Wall Street currency strategists have lately contemplated the notion that the administration could seek to weaken the dollar.
“Although it would be highly unusual for a US government to attempt further measures to weaken the dollar, it is not beyond the realms of possibility that the Trump administration will try,” Jane Foley, head of currency strategy for Rabobank, wrote in a July 5 note to clients.
Trump’s options to weaken the dollar are limited. He could seek an international pact with other large economies to jointly weaken the currency, but a senior White House official said there are no plans to pursue such an accord. Another option would be for Mnuchin to order the Fed to intervene, which would be executed by the New York Federal Reserve using money from Treasury’s exchange stabilisation fund and the Fed’s own dollar-denominated assets.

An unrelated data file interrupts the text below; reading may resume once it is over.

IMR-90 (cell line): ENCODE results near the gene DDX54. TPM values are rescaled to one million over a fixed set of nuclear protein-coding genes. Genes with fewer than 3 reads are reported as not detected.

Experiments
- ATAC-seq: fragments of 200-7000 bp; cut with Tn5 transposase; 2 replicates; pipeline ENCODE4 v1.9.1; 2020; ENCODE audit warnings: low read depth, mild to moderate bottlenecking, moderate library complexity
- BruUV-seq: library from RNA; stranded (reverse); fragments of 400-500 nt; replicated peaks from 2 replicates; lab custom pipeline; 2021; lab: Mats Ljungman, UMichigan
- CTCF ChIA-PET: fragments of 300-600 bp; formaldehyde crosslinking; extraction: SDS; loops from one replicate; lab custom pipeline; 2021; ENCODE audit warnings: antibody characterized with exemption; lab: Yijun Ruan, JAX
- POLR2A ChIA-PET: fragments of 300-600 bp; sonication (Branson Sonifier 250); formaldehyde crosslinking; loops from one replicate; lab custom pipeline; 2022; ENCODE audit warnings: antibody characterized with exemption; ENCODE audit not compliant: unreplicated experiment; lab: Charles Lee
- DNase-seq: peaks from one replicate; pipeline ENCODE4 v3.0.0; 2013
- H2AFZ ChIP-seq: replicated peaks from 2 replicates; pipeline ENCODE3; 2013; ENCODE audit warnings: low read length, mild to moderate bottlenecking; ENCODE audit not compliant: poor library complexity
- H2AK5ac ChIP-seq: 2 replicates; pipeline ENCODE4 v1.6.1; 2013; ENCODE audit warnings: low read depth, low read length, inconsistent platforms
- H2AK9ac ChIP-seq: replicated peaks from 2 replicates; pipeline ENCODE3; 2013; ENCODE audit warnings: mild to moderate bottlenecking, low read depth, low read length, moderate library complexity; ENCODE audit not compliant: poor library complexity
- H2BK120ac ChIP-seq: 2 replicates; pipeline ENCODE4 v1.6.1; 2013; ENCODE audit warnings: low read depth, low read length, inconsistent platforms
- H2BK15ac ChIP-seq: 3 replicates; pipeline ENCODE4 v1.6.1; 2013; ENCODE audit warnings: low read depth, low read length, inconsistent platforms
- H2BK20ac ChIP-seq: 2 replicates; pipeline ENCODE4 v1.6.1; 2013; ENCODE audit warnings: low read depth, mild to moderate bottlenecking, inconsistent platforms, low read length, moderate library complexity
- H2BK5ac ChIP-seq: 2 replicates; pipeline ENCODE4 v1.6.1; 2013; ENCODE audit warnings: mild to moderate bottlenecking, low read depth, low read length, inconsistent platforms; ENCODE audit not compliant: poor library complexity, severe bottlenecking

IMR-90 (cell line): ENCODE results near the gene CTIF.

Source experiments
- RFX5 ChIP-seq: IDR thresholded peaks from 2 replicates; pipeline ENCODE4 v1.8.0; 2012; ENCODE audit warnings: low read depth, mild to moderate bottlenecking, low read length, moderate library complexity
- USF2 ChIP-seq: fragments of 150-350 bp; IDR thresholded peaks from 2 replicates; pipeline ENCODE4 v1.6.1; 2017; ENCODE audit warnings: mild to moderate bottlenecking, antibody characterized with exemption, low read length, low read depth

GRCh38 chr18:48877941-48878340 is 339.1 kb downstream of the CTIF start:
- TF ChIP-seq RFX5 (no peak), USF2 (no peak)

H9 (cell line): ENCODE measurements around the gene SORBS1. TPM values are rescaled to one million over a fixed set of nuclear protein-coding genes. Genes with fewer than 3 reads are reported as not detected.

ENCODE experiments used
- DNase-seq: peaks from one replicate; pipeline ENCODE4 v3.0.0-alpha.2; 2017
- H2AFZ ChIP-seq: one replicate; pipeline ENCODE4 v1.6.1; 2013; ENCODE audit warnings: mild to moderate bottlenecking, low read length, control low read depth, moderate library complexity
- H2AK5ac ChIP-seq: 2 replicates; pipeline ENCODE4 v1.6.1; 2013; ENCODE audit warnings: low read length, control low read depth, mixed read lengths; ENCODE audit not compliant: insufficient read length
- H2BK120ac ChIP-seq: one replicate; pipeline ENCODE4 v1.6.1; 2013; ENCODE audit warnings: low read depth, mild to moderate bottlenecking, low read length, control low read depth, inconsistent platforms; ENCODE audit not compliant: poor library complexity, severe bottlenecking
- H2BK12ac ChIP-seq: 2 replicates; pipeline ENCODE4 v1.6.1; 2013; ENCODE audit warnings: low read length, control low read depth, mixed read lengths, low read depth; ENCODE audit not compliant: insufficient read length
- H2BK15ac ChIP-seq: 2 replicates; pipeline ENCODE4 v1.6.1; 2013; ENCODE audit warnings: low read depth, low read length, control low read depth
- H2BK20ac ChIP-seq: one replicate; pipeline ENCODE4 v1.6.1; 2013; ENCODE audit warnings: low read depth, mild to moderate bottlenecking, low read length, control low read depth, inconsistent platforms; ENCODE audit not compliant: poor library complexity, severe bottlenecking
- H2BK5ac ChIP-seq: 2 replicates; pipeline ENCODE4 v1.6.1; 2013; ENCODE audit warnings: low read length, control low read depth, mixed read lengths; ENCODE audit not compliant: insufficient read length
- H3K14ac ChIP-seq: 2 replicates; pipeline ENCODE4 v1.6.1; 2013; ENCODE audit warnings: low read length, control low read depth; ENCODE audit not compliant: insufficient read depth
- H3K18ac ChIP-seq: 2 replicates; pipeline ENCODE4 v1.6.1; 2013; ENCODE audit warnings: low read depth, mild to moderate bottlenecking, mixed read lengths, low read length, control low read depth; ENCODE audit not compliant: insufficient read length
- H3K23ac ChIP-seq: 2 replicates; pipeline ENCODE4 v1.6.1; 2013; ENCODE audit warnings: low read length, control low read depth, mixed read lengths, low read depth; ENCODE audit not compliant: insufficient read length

Talking the dollar lower introduces economic risks largely out of Mnuchin’s control. The US doesn’t have the kind of vast foreign-exchange reserves that trade rivals such as China and Japan maintain. The US Treasury has intervened three times in currency markets, according to the New York Fed. The last time was in 2011, when then-Secretary Timothy Geithner acted in concert with the G-7 to sell the yen after it surged following an earthquake and tsunami that caused meltdowns at Japan’s Fukushima Daiichi nuclear plant.
If the currency were to depreciate in a restrained way, the modest inflationary effects could boost prices of imports, aiding the Fed as it tries to raise inflation closer to its 2 per cent annual target.
However, if the fall in the greenback’s value became disorderly, intensifying inflationary pressures might force the central bank to raise rates faster than either Powell or Trump would like. Should long-term bond yields rise as well, the economy could potentially slow, raising costs to finance the nation’s ballooning budget deficits.